10 tips for designing UserTesting.com tests
from a former UserTesting Product Designer
Full disclosure: I’m a stakeholder and alumnus of UserTesting.
To get the most out of this article, you’ll need a UserTesting account.
1. Start with a Story
Our brains are wired to process stories, so take full advantage of this when creating your usability test. Instead of asking participants to imagine or pretend, tell them a simple story that sets the stage for what they’ll be doing in your test.
A story-style introduction doesn’t need to be long-winded, for example:
Your boss, Head of Marketing at SportyWear, purchased a new tool to help you with your merchandising strategy and asked you to check it out.
2. Ask Interview Questions
Even if you’ve screened your participants, I’ve found that it pays to start every test with one or more interview questions. Asking brief, open-ended interview questions will often yield interesting insights that help you evaluate and analyze a participant’s feedback.
Furthermore, if you’ve already identified personas for your users, these questions can help you validate your ideas or place participants into groups. If you don’t have personas, interview questions can provide a head start for creating some.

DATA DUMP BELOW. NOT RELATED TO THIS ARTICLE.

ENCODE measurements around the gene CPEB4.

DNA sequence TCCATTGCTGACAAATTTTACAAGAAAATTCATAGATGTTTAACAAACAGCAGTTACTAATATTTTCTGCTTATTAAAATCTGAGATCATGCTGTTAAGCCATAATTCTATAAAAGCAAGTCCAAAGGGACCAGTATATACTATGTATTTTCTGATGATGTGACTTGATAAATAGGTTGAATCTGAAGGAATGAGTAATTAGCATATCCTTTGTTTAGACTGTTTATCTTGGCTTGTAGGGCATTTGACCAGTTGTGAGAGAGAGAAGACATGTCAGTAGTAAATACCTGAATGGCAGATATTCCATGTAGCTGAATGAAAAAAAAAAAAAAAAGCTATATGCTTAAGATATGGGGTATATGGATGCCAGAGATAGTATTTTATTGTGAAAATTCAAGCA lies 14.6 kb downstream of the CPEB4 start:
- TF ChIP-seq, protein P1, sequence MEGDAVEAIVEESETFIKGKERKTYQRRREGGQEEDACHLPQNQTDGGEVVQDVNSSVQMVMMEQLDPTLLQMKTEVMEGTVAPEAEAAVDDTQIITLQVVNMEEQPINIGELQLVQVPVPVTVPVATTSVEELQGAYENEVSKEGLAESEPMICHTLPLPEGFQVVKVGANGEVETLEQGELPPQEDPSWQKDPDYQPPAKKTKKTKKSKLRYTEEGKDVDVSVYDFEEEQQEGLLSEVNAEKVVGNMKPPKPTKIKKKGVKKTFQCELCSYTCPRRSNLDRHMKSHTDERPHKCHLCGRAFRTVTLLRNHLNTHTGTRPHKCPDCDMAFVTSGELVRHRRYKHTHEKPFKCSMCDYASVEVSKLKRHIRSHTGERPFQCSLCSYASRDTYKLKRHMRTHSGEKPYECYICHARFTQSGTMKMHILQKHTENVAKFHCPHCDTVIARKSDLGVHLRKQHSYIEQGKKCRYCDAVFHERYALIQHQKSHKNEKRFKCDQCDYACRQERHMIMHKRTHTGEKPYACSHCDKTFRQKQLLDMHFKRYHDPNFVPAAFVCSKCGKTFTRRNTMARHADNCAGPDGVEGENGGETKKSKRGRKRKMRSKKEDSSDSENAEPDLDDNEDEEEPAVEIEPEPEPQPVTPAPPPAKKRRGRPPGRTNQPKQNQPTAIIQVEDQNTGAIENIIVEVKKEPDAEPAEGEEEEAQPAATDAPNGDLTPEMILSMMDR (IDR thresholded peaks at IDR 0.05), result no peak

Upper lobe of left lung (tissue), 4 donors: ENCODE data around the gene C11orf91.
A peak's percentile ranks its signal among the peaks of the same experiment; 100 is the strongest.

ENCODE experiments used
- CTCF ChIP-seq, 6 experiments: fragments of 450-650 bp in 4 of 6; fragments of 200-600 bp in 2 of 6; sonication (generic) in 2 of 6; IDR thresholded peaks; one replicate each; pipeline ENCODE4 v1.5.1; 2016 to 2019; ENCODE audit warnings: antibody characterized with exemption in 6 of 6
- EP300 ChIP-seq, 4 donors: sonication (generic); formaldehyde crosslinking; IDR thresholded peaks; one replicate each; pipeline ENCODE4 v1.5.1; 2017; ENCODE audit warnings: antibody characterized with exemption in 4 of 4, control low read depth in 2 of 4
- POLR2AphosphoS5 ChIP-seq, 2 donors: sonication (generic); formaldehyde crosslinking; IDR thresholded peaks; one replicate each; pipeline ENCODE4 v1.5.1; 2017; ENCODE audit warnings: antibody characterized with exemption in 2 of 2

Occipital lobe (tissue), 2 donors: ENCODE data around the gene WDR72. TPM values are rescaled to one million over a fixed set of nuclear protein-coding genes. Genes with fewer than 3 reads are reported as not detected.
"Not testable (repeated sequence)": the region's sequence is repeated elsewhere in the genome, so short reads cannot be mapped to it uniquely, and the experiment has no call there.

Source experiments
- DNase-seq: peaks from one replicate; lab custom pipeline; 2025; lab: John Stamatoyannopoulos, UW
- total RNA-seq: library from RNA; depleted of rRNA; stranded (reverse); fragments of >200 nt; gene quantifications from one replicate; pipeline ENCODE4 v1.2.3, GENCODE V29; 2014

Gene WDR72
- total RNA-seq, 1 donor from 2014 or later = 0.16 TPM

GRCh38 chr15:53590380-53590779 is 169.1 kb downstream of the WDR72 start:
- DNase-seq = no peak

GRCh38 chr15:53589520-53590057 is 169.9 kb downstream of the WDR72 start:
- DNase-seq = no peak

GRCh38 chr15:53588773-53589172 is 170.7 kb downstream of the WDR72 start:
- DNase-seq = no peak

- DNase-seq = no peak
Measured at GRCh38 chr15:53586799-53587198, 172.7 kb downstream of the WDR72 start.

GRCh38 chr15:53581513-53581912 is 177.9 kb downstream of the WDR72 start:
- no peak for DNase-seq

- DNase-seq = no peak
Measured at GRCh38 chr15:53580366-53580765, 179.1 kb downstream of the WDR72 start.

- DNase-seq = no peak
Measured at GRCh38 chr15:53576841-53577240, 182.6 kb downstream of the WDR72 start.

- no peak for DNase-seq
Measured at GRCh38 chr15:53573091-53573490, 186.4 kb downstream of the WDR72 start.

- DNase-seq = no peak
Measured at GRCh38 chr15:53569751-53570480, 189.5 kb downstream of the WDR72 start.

3. Keep It Simple
Write simple tasks. The less that participants have to remember during each step of your usability test, the more they can focus on thinking aloud as they complete your tasks. If a task doesn’t fit within two lines of text, try simplifying your language or splitting complex tasks into two or more simple tasks.
4. Mix Open-Ended & Closed-Ended Tasks & Questions
Open-ended tasks and questions are great for inviting surprises and generating new ideas. By giving participants freedom, you can often get a glimpse into their intrinsic motivations while increasing opportunities for surprising insights worth their weight in UX research gold.
A simple open-ended task might be,
Identify your biggest question about this site/app, and then try to find the answer.
And an open-ended question could be something like,
What questions do you have about this site/app?
Closed-ended tasks and questions can help you uncover problems. To discover the biggest usability issues and problems, send participants through your business’ most important conversion funnels or needle-moving user flows.
For a great close-ended task, send participants through an end-to-end user flow. For example,
Shop for a protective case for your new iPhone and stop when you’re asked to enter payment information.
Closed-ended questions, like yes/no or rating scale questions, provide constraints that facilitate visualizing data in charts or graphs. These types of questions are particularly useful when looking for trends or patterns in usability issues. Here’s an example:
On a scale of 1 to 10, where 1 = Very Difficult, and 10 = Very Easy, how easy or difficult was it to understand the purpose of the site from the homepage?
Use a mix of open-ended and closed-ended tasks and questions to get a bigger bang for your buck with usability testing.
5. Let Participants Fill In the Blanks